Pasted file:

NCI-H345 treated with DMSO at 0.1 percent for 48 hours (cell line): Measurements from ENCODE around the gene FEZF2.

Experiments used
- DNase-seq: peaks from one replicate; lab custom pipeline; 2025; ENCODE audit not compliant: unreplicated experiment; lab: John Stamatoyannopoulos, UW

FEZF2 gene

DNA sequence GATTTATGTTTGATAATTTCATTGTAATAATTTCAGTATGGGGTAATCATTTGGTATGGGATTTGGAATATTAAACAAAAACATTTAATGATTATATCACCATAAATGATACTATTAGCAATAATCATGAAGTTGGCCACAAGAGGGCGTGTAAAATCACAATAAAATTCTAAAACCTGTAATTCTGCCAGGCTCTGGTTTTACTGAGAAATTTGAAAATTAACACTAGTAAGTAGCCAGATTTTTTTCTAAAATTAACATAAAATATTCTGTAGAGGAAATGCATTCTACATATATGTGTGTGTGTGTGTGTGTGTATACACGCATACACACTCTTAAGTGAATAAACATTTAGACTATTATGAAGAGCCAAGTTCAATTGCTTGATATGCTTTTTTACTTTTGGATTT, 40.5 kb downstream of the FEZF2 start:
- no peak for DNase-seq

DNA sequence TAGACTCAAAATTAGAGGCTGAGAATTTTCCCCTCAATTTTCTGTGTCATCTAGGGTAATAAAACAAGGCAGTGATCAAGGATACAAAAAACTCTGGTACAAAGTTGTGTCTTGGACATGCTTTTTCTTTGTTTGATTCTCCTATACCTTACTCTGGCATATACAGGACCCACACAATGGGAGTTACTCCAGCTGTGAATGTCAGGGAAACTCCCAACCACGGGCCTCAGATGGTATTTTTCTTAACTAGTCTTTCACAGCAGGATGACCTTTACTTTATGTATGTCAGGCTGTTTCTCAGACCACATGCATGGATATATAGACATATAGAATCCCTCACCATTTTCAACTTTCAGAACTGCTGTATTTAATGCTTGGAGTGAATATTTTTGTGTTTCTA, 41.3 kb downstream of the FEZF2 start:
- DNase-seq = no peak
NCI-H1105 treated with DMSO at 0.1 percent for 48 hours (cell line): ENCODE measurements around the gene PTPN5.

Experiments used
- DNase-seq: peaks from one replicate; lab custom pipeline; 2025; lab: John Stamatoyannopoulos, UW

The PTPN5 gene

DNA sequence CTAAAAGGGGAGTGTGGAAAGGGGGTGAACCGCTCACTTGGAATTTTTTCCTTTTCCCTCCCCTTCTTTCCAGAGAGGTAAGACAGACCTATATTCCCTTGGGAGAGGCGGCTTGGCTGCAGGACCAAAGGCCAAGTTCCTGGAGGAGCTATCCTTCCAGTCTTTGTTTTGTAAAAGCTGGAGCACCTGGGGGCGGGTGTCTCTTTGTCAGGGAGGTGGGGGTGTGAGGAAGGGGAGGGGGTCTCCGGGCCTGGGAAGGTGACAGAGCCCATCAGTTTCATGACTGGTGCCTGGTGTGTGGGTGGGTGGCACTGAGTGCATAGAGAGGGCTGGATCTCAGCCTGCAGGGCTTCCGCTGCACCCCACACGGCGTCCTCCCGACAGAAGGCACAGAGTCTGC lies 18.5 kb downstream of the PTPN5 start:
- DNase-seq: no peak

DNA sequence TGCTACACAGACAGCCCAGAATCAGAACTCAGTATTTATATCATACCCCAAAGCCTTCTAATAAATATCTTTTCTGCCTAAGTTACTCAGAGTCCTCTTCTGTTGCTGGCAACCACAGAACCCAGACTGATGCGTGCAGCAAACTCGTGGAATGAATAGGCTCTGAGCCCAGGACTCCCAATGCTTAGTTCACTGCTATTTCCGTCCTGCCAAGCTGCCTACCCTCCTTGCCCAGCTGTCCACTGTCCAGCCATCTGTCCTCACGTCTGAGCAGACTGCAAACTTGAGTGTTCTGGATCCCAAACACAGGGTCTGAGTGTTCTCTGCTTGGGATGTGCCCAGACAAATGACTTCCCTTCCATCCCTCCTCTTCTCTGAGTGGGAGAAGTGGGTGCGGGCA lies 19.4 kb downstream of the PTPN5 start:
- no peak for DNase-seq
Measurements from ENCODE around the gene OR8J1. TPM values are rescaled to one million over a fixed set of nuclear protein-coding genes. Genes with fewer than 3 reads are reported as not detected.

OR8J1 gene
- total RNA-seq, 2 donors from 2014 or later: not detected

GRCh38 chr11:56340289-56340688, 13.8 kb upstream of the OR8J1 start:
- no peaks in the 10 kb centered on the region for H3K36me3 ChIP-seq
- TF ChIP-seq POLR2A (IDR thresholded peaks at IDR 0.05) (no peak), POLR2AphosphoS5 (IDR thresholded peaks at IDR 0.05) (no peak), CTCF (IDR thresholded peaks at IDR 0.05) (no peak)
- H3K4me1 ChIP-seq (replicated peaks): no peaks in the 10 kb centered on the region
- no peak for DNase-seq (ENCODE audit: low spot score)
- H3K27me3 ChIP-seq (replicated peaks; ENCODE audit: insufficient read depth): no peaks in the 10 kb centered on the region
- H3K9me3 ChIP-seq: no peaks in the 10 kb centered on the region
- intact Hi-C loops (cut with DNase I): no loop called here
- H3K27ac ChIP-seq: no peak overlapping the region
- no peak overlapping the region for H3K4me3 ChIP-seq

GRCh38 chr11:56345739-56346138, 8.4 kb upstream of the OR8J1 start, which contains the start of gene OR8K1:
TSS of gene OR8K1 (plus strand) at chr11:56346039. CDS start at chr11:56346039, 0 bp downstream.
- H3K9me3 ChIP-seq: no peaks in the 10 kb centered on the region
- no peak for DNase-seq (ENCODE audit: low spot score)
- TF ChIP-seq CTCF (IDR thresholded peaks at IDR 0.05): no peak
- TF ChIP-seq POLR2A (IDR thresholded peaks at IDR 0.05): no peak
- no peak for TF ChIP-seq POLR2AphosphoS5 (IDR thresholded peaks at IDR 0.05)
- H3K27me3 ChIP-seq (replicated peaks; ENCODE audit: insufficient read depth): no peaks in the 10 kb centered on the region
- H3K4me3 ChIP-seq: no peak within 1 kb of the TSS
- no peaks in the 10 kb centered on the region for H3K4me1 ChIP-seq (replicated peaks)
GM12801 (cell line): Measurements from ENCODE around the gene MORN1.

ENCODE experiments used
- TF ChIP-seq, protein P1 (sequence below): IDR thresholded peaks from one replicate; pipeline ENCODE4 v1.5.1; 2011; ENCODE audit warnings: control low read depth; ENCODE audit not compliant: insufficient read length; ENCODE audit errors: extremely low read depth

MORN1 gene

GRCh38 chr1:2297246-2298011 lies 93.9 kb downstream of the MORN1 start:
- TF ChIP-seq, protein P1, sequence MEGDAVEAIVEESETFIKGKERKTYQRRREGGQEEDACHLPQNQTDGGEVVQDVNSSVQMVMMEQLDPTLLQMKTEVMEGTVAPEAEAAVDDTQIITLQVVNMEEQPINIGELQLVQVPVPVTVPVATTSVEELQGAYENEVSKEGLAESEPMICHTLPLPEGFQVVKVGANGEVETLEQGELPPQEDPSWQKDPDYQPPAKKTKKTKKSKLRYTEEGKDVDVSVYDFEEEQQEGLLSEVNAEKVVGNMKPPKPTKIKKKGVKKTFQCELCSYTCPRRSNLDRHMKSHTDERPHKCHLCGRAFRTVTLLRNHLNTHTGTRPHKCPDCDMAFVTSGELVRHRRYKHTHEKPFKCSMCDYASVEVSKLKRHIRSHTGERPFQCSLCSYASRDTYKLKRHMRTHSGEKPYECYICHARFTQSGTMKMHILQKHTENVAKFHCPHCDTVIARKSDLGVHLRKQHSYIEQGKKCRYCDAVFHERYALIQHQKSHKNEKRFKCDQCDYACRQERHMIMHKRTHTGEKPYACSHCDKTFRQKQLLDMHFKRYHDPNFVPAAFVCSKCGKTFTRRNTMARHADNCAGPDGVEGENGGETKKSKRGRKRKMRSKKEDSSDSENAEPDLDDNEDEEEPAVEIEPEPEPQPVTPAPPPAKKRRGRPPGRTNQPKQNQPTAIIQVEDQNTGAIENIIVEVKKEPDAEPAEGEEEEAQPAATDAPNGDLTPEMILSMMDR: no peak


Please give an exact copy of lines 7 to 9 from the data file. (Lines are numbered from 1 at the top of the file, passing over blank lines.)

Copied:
DNA sequence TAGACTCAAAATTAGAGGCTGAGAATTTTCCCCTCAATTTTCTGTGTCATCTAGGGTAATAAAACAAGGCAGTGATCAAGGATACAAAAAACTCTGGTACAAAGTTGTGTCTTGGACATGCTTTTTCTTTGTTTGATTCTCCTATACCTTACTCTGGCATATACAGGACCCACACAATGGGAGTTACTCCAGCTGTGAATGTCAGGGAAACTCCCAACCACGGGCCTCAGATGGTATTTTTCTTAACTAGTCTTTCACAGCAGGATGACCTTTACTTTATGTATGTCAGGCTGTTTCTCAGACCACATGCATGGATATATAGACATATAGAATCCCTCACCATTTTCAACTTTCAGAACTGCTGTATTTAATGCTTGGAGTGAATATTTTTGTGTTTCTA, 41.3 kb downstream of the FEZF2 start:
- DNase-seq = no peak
NCI-H1105 treated with DMSO at 0.1 percent for 48 hours (cell line): ENCODE measurements around the gene PTPN5.